3. The airfield had to be completed and hard surfaced to the First Defendant’s specifications on or before 30 September 2007.
4. Dredging works had to be completed by 30 June 2007.
5. An irrevocable bank guarantee from a local bank had to be provided in respect of the airfield and the dredging works and each guaranteed in the sum of USD400, 000 in favour of the First Defendant.
6. The Hotel had to be completed, operational and licensed by the latest 1 June 2008 failing which a penalty of USD100,000 would be payable per month of delay or part thereof, to the First Defendant and notwithstanding the consideration or forfeiture of the sub lease beyond a delay of 3 months after 1 June 2008.
7. No residential development project would be considered until the first project was completed and operational.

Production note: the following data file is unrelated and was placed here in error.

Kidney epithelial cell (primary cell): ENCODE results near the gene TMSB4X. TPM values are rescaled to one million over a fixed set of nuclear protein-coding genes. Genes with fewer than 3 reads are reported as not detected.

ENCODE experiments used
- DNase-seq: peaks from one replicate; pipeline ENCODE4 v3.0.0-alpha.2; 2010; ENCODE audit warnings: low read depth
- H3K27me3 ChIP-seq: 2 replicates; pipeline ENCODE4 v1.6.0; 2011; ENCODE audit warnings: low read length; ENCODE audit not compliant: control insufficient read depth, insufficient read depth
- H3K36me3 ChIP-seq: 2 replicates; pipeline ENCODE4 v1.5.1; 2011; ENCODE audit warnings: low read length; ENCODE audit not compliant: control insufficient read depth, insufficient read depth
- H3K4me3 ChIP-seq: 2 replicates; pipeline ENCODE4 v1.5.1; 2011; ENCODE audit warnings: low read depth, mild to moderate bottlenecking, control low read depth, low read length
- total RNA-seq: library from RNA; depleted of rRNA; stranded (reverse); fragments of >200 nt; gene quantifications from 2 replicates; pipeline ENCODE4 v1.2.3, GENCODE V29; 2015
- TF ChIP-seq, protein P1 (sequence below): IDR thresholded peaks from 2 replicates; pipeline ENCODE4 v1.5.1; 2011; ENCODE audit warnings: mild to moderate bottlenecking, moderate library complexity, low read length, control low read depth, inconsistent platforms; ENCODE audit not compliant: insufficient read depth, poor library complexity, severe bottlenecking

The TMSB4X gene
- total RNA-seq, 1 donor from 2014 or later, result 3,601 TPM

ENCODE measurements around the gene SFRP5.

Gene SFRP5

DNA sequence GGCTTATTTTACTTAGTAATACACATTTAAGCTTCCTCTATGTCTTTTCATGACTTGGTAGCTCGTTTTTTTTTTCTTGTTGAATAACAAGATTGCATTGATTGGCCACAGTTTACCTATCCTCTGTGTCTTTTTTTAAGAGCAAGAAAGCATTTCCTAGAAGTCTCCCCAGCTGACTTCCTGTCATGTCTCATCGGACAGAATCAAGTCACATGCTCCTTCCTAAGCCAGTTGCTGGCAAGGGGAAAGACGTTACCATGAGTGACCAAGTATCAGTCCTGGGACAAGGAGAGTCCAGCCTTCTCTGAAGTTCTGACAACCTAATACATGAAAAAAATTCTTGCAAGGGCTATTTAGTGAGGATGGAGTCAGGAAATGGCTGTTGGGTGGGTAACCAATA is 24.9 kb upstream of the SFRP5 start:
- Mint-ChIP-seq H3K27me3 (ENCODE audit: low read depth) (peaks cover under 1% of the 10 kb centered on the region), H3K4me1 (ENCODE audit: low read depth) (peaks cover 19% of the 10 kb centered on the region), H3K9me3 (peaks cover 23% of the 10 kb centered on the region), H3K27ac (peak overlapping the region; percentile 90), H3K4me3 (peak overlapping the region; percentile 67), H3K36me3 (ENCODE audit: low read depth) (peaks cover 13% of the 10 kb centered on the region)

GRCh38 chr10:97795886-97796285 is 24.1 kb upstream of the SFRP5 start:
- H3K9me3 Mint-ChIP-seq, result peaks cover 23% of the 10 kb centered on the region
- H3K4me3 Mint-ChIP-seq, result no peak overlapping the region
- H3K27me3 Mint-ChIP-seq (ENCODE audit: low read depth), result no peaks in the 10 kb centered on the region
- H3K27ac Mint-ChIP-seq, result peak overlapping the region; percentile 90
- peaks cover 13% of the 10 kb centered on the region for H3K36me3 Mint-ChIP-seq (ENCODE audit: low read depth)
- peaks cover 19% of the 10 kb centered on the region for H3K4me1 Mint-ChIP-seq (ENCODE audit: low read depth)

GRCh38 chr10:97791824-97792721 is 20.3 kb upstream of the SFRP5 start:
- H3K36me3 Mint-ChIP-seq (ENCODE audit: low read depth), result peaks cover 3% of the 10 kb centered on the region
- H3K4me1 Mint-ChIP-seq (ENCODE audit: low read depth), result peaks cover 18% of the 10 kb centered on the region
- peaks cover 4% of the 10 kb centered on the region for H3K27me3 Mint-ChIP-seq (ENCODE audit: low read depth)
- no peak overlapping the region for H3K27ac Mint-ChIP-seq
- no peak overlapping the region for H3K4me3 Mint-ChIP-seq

8. Issues pertaining to utilities, airfield, marina and essential services to be agreed with the First Defendant.
Dredging of channel to Poivre
[26] Insofar as other infrastructure is concerned it was also Mr. Curd’s testimony as supported by Mr. Rees, Mr. Jivan and Mr. Barley that the Plaintiff was again obstructed in carrying out the work because of the unreasonable behaviour of Mr. Savy. In respect of the dredging works, the main contention was that staffing issues were encountered because of the lack of support of the First Defendant in obtaining necessary authorisations and hindering staff movement to the island. The Plaintiff raised the issue of the logistics of reaching Poivre and their dependence on the First Defendant in facilitating the movement of staff and goods and machinery from Mahé to Desroches (the island nearest Poivre in terms of air transport) and on to Poivre.